WASHINGTON -- Noting that the United States created land-grant colleges in the middle of the Civil War, E. Gordon Gee told his fellow college presidents Sunday evening that the current economic crisis is no reason not to consider bold and far-reaching reforms of the institutions. "I am calling for intentional upheaval at our colleges and universities just when fiscal chaos already places us on the edge," Gee said here at the annual meeting of the American Council on Education.
The choice for higher education, he said: "reinvention or extinction."
Gee didn't dispute the seriousness of the economic crisis facing colleges, calling it an "ever-worsening fiscal quagmire." But he said that higher education must resist the "first instinct" of such situations, "to hunker down, hide out, take refuge in the fox hole, and wait for the storm to pass." The situation is sufficiently dire, he said, that colleges need to "reconfigure ourselves," rather than simply trying to restore lost funds.
Specifically, Gee suggested that colleges abandon their traditional devotion to disciplines, rethink the way faculty members are hired, and embrace a more central role for community colleges in higher education.
On disciplines, he said that the idea was to "move from thinking vertically to thinking horizontally." Gee cited a retreat the university held with trustees, administrators and selected faculty members and students. "Any guesses who tossed out the notion of blowing up -- completely eradicating -- departments? A trustee? A student? No. The suggestion came from the chair of one of Ohio State's largest and strongest academic departments," he said.
Ohio State isn't about to eliminate all of its departments, Gee said. But the university is placing much more emphasis -- in hiring and supporting research -- on interdisciplinary clusters. In addition, he said that faculty members need to be rewarded for contributions broadly, not just those that advance their own fields.
On hiring generally, Gee said higher education must "look well past the traditional qualifications and expected career paths" that have been used over time. As an example, Gee cited Ohio State's recent hiring of Christine Poon  as dean of the business school. Poon has worked for 30 years in the health care industry, running up a long list of accomplishments in the business world. But she doesn't have traditional experience for a dean. "Has she taught a class? No. Does she have a doctorate? No," Gee said. He predicted that she would -- without those traditional requirements but with a wealth of experience -- "enliven an already strong college."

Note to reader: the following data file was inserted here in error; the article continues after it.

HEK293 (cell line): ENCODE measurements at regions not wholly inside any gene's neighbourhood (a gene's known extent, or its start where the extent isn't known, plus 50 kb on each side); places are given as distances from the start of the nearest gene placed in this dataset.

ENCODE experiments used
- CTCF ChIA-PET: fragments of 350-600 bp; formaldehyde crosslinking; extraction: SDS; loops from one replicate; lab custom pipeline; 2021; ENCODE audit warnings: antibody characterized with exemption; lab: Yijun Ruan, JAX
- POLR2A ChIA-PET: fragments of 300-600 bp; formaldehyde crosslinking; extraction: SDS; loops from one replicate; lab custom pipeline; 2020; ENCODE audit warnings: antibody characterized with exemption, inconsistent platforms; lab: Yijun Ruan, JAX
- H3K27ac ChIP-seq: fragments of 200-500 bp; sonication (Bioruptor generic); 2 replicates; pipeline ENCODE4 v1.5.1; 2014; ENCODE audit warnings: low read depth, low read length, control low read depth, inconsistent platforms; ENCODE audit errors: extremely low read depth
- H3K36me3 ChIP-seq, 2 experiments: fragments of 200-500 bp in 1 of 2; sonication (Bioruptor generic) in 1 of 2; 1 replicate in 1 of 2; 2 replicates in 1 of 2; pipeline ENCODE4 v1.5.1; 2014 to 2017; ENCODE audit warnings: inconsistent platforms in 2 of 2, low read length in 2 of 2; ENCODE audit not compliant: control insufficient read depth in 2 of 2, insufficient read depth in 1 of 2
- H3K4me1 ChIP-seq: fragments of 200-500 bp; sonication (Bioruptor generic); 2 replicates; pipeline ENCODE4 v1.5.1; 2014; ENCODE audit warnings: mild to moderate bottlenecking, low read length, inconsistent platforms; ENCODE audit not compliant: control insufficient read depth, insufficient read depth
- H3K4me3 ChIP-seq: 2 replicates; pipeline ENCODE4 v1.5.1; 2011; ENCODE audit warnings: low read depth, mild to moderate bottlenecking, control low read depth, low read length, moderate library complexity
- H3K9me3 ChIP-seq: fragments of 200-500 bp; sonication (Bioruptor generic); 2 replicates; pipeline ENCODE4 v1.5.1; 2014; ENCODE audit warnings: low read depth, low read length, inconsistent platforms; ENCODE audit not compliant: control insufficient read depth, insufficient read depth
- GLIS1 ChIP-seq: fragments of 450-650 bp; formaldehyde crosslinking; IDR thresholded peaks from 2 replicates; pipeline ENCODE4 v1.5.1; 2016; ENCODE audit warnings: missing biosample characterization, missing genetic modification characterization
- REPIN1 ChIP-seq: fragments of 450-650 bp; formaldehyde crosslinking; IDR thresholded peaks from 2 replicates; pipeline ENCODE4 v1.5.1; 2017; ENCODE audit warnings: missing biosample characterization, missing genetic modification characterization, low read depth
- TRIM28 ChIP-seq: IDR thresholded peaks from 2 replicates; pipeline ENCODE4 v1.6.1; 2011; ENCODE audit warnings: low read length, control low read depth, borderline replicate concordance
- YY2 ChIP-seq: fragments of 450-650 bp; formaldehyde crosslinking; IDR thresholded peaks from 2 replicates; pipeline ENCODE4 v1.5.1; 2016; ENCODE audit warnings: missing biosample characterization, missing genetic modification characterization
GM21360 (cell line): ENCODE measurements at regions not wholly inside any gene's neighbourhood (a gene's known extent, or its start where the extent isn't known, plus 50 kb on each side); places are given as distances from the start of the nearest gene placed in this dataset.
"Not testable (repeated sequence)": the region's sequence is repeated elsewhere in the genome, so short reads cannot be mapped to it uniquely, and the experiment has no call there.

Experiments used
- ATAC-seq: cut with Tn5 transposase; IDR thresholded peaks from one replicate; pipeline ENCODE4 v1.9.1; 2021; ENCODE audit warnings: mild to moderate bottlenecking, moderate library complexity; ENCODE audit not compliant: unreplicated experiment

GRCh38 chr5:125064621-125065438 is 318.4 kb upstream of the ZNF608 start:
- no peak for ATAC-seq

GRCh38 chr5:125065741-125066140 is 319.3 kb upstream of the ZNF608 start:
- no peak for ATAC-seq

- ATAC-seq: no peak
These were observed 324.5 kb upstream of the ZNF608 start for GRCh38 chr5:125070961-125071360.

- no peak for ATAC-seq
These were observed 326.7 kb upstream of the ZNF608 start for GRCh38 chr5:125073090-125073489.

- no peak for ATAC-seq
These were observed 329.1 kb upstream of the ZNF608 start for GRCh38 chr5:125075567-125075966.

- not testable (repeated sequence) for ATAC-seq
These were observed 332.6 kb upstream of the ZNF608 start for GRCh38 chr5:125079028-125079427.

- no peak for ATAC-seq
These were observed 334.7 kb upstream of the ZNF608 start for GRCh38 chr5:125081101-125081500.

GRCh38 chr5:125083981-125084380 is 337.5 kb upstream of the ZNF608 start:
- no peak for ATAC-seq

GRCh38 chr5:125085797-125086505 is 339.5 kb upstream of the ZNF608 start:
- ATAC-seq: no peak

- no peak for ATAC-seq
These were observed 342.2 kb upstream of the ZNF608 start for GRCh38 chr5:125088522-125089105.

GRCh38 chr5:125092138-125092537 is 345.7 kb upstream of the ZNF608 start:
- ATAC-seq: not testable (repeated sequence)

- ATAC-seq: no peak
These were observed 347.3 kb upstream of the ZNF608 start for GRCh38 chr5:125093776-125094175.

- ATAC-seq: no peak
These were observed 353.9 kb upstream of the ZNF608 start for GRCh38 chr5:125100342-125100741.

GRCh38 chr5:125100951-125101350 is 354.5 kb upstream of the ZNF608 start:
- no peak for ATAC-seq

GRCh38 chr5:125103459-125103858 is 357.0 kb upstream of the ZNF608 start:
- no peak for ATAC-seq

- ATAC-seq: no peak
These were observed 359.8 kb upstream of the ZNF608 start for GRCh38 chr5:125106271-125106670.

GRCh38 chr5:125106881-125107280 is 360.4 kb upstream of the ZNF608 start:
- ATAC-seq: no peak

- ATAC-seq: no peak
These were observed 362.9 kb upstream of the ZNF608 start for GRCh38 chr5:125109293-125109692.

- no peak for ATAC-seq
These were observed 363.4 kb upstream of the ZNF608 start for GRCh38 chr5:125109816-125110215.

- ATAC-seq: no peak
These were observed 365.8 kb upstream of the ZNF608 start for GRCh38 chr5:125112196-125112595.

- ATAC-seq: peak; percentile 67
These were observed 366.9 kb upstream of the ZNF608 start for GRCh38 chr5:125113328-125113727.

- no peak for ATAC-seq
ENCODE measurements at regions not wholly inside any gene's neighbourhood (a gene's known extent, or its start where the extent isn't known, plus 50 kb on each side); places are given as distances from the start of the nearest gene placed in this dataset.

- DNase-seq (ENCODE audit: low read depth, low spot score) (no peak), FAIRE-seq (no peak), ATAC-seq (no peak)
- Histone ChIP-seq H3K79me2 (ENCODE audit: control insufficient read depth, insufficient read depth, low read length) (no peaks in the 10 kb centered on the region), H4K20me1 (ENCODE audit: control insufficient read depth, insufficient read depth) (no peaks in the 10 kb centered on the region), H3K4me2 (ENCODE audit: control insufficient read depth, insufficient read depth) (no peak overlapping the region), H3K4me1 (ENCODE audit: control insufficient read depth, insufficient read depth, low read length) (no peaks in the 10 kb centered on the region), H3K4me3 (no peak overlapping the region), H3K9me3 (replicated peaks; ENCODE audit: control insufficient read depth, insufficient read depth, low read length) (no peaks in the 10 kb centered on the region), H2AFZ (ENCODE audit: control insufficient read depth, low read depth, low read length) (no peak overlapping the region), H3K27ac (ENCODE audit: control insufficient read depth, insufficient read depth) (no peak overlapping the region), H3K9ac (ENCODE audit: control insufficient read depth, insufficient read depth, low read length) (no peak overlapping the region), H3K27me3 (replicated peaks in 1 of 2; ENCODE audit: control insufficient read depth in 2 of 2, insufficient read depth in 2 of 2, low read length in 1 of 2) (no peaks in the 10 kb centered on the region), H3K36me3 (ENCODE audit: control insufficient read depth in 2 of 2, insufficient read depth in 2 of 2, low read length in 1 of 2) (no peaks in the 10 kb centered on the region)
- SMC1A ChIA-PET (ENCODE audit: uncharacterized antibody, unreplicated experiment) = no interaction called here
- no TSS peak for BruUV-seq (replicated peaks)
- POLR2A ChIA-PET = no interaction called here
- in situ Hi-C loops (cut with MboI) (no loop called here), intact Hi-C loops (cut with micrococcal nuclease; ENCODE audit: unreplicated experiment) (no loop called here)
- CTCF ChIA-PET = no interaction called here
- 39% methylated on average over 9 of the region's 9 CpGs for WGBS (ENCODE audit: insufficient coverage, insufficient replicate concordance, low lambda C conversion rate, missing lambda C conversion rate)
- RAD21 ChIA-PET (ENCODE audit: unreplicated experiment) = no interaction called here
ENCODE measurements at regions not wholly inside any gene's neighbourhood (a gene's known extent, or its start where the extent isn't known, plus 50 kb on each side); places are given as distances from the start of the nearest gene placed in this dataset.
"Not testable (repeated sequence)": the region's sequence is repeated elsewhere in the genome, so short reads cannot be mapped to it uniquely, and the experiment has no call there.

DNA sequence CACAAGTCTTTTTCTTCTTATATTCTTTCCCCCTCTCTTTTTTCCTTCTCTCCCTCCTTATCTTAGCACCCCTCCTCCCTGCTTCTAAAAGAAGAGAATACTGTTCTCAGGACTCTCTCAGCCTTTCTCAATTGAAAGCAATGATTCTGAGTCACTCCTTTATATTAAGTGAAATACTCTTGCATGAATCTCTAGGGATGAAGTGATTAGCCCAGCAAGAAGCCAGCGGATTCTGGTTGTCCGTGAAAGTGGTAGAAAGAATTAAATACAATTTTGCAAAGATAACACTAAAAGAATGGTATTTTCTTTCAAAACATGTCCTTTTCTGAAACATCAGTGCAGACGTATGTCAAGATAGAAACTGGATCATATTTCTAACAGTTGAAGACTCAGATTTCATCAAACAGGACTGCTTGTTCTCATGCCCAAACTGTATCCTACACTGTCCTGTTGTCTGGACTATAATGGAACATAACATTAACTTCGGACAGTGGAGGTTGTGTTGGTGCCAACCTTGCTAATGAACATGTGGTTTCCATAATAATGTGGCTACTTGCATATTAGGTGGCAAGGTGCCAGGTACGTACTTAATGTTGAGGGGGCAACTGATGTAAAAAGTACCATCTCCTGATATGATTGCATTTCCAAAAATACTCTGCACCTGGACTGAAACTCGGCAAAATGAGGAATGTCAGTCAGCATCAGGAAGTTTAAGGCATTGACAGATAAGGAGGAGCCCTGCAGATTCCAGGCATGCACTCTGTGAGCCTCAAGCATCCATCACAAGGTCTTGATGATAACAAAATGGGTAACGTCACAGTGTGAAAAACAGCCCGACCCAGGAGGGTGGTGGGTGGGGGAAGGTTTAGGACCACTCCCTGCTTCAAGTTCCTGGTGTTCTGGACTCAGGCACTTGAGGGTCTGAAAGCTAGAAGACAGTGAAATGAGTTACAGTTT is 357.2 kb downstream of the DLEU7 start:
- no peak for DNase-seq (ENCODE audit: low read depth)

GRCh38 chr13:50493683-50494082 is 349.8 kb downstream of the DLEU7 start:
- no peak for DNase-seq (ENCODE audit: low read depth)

With regard to community colleges, Gee noted that despite his career leading research universities, many of the most important issues are based on the two-year sector. "Truly, the drivers of our future will be this nation's community colleges," he said. That means that research universities need to go beyond traditional ways of supporting community colleges -- such as articulation agreements -- and to think more ambitiously.
As an example, he cited a program Ohio State will be announcing today in conjunction with the College Board and Columbus State Community College in which selected students will be admitted to medical school or other health professions programs at Ohio State while still doing work at Columbus State. While a number of medical schools have programs in which students may be admitted to medical school as undergraduates, these programs generally involve elite undergraduate institutions, not community colleges. Students in the program will receive special academic guidance and a special curriculum to guide them from the two-year college through medical school.
While Gee said he was proud of the program, he said that it was but one effort, when many universities should have much more of a sense of true partnership with community colleges.
Gee was highly critical of higher education for being tradition-bound, but he also said repeatedly that he believes colleges are uniquely suited to help the United States rise out of the country's economic mess. "This will be the century of the American college and university, if we but have the courage to make it so," he said at the end of his speech, which received a standing ovation.